Three years ago, an eighth grade student named Keely Burks created a petition at Charter Day School in Leland, North Carolina. That petition asked for a simple change: that girls be allowed to wear pants and not be punished. That’s because, at Keely’s public charter school, girls were required to wear skirts in order to uphold what officials considered “traditional values” that promoted “chivalry.” When her petition was taken away by a teacher, Keely and two other students, along with their parents, turned to the ACLU-NC for help.

When school officials refused to change their outdated and illegal policy, we filed a lawsuit on the students’ behalf, arguing that the requirement for all girls to wear skirts violates the Constitution.

This March, in a victory for our clients and for gender equality, a federal court struck down the school’s dress code, finding that “the skirts requirement causes the girls to suffer a burden the boys do not, simply because they are female.”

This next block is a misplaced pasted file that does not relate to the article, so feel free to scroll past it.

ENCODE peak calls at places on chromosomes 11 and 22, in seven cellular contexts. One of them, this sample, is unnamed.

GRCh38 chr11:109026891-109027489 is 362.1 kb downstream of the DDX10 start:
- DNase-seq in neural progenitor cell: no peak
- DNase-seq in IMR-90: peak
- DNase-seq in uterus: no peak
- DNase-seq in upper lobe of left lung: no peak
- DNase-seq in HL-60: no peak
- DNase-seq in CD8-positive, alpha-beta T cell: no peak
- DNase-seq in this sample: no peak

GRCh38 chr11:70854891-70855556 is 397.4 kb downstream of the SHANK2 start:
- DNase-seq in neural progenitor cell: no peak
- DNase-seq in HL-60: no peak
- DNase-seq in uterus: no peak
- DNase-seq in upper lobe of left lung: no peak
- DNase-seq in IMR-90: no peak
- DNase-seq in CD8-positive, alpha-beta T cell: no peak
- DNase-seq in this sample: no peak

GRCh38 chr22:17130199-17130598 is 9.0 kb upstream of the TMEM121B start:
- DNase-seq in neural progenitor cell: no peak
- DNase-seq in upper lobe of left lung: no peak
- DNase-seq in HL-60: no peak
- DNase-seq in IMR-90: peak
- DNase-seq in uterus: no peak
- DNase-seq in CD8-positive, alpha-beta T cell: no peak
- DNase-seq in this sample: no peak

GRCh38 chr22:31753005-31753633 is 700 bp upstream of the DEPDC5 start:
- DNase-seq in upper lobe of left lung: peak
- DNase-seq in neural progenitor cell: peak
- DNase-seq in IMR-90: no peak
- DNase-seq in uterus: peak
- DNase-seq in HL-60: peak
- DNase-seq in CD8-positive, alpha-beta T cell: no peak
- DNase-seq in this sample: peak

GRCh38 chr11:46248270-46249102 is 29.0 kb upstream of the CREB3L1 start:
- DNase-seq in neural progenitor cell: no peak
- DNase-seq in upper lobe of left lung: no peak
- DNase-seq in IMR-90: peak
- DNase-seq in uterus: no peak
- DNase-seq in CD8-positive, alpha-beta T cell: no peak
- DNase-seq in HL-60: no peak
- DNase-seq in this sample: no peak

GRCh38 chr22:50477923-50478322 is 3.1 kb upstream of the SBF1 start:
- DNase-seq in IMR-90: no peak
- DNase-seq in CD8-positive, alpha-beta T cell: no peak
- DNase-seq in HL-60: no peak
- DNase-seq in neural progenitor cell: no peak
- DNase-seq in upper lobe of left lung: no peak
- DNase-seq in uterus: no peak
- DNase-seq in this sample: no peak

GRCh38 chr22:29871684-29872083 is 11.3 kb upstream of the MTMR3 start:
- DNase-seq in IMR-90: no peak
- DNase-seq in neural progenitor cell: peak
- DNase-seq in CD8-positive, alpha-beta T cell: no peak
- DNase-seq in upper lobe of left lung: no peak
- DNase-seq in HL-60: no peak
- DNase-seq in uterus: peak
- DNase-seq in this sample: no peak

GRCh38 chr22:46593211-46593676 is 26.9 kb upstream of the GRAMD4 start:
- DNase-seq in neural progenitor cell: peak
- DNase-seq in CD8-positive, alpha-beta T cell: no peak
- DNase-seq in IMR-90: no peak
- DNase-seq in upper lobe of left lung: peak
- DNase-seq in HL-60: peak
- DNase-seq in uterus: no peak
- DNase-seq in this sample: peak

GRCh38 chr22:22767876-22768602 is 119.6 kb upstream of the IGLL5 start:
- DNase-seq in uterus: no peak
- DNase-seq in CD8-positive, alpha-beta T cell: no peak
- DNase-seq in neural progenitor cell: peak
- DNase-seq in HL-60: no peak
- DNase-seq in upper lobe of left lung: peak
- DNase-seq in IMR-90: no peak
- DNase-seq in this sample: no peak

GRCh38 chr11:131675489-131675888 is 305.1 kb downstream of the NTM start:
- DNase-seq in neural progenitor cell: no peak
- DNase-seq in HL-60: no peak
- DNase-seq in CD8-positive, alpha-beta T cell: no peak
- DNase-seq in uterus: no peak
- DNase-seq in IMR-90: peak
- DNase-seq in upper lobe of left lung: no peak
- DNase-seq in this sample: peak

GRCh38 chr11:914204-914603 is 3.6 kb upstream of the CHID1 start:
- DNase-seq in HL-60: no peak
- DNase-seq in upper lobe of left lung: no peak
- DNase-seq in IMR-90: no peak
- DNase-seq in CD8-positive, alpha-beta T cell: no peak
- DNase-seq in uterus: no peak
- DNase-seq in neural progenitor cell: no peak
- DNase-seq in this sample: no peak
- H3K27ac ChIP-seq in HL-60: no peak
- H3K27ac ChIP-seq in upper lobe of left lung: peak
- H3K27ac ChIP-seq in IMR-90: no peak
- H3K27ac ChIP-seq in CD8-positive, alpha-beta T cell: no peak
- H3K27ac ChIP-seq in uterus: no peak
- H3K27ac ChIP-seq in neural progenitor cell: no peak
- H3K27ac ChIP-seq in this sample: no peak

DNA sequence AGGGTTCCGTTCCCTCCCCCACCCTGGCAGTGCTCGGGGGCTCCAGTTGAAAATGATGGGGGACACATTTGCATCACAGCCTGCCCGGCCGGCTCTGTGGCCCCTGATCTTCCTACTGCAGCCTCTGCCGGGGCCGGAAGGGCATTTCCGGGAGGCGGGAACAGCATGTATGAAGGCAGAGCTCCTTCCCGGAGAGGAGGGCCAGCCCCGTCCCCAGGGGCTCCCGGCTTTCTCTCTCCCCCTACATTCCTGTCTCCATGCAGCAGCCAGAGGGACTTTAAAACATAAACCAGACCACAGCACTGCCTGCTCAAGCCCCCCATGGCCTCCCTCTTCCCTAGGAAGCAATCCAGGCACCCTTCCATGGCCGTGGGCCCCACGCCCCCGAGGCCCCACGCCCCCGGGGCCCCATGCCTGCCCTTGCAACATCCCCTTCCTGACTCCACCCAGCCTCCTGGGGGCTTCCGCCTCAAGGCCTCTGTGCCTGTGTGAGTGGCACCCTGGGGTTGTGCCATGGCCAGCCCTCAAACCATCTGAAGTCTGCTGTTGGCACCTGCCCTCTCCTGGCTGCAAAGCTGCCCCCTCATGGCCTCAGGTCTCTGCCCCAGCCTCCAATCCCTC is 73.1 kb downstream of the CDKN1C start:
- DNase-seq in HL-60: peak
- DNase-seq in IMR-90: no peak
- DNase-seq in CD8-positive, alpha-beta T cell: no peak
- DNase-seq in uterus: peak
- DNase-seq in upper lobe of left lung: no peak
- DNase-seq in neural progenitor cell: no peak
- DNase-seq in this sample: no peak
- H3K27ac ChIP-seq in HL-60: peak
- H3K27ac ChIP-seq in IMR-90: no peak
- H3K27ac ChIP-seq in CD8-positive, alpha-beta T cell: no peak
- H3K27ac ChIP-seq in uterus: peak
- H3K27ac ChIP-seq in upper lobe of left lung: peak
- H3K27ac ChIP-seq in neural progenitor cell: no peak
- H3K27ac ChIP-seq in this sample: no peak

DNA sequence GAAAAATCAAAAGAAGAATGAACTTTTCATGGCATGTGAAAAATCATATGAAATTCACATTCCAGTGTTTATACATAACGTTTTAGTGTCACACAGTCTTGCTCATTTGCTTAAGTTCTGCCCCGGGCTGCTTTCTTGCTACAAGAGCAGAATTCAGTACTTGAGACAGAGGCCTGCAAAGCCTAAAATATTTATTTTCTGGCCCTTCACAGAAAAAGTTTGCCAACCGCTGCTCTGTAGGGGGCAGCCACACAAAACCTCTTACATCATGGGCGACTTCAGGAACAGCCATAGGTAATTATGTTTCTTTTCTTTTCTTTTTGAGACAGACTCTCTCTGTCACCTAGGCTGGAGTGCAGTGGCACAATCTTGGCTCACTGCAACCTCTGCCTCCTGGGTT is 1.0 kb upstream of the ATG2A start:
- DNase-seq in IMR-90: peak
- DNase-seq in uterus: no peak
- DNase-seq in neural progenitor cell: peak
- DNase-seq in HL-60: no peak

Charter Day School’s dress code was both outdated and discriminatory.

“All I wanted was for my daughter and every other girl at school to have the option to wear pants so she could play outside, sit comfortably, and stay warm in the winter," said Bonnie Peltier, the mother of one of the three students represented by the ACLU-NC. “In 2019, girls should have the choice to wear pants. We’re happy the court agrees.”

Thanks to our brave clients, this ruling will be a warning to other schools who continue to subject their students to dress codes that unfairly target girls. In this day and age, treating girls different than boys isn’t “chivalrous”— it’s sexism, plain and simple.

 

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